Check Challenge Appeal statistics make grim reading for businesses

Business rates have been in the headlines the past few weeks right across the UK but the main focus has been on rate reliefs and some significant changes been voted through in Scotland.

Perhaps the Government was hoping to push out the quarterly update about the current 3-stage Check Challenge Appeal (CCA) business rates’ system whilst we were a bit distracted with Trump’s impeachment acquittal and the brewing Brexit “Cod War”; however they didn’t stay tucked away on the VOA website for long and the figures do not make happy reading.

The VOA’s figures show that since the new CCA system was introduced on 1 April 2017, 352,090 properties have registered and submitted evidence for “Approved Property Claims”. This proves to the VOA that you have a legal interest in the property and is a precursor to progressing to the “Appeal” part of the process. Industry experts are estimating that by April 2021, the UK will see a further 160,000 APCs being registered – adding another third to the overall tally that could top 500,000.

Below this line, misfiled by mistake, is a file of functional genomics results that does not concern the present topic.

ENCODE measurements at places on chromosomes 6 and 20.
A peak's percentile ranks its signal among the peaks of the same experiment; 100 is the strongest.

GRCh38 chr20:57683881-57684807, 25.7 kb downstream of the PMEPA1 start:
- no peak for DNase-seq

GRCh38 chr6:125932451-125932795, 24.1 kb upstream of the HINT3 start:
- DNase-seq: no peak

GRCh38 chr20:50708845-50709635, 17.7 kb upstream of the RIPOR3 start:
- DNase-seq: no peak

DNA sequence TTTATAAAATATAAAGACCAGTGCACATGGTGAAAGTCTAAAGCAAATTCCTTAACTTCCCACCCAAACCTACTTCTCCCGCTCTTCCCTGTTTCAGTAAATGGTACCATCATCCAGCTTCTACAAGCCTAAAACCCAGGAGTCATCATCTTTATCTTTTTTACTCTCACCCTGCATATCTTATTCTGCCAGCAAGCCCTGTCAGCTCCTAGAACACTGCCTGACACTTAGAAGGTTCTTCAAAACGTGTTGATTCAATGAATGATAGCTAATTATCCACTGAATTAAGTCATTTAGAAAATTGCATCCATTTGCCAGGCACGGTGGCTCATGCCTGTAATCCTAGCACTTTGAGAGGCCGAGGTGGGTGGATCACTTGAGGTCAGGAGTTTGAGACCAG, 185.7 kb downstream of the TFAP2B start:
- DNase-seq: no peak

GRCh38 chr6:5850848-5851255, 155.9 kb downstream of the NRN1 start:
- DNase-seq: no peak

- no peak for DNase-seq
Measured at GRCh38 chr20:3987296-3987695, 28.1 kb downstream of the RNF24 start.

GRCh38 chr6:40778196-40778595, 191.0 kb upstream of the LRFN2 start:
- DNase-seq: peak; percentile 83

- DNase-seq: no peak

The stats also reveal 137,360 “Checks” have been registered since the last list began – roughly 40% of those that applied for an Approved Property Claim. If we go further into the CCA process there were 26,690 “challenges” registered. But, of that 26,690, only 9,700 (36%) have been resolved, the remaining 16,990 are either incomplete or outstanding.

Many people believe the CCA system is so onerous that each stage is almost designed to deter business from appealing their Rateable Value. The Government will claim it should only deter the more frivolous or time-wasting appeals that had been clogging up the old appeals system.

Regardless, with these kind of figures and a growing not diminishing backlog of cases it seems that tens of thousands of businesses will not see an outcome on their appeal before the new list is brought into play on April 1, 2021. The likelihood is that the vast majority will be waiting years for any kind of redress.

The full report and breakdown of statistics can be found here: